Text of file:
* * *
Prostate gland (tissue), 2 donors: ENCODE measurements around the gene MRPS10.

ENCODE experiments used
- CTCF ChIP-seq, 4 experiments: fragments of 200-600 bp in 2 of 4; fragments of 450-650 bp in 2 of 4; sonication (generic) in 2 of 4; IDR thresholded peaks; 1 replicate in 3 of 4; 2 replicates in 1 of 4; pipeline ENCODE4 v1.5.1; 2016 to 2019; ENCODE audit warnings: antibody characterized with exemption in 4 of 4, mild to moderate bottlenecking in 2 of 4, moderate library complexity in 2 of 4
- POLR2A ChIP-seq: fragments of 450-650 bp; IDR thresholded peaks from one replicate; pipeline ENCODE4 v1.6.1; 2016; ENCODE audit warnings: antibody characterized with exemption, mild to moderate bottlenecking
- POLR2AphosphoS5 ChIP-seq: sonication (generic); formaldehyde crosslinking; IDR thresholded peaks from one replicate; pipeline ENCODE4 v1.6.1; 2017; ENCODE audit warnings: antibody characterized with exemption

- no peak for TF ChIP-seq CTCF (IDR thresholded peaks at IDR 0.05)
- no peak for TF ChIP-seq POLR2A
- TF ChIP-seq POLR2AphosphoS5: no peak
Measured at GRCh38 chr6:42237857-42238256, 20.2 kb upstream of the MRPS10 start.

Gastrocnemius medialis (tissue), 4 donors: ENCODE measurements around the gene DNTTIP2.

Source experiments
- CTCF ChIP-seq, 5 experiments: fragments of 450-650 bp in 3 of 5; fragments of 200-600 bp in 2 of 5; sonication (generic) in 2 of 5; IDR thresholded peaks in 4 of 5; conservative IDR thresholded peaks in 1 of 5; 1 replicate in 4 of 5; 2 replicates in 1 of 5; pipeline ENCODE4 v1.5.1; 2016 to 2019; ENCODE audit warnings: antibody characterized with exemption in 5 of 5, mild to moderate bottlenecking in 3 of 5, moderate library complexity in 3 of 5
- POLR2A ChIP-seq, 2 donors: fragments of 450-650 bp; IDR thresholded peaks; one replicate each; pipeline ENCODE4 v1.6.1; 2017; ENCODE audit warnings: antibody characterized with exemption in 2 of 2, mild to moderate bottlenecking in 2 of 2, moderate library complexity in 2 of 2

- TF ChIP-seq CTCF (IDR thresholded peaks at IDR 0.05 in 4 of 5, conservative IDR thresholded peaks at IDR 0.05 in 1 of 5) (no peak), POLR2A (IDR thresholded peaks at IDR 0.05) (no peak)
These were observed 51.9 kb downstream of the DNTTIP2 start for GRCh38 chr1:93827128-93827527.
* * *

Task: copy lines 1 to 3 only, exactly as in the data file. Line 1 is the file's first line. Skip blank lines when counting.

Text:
Prostate gland (tissue), 2 donors: ENCODE measurements around the gene MRPS10.

ENCODE experiments used
- CTCF ChIP-seq, 4 experiments: fragments of 200-600 bp in 2 of 4; fragments of 450-650 bp in 2 of 4; sonication (generic) in 2 of 4; IDR thresholded peaks; 1 replicate in 3 of 4; 2 replicates in 1 of 4; pipeline ENCODE4 v1.5.1; 2016 to 2019; ENCODE audit warnings: antibody characterized with exemption in 4 of 4, mild to moderate bottlenecking in 2 of 4, moderate library complexity in 2 of 4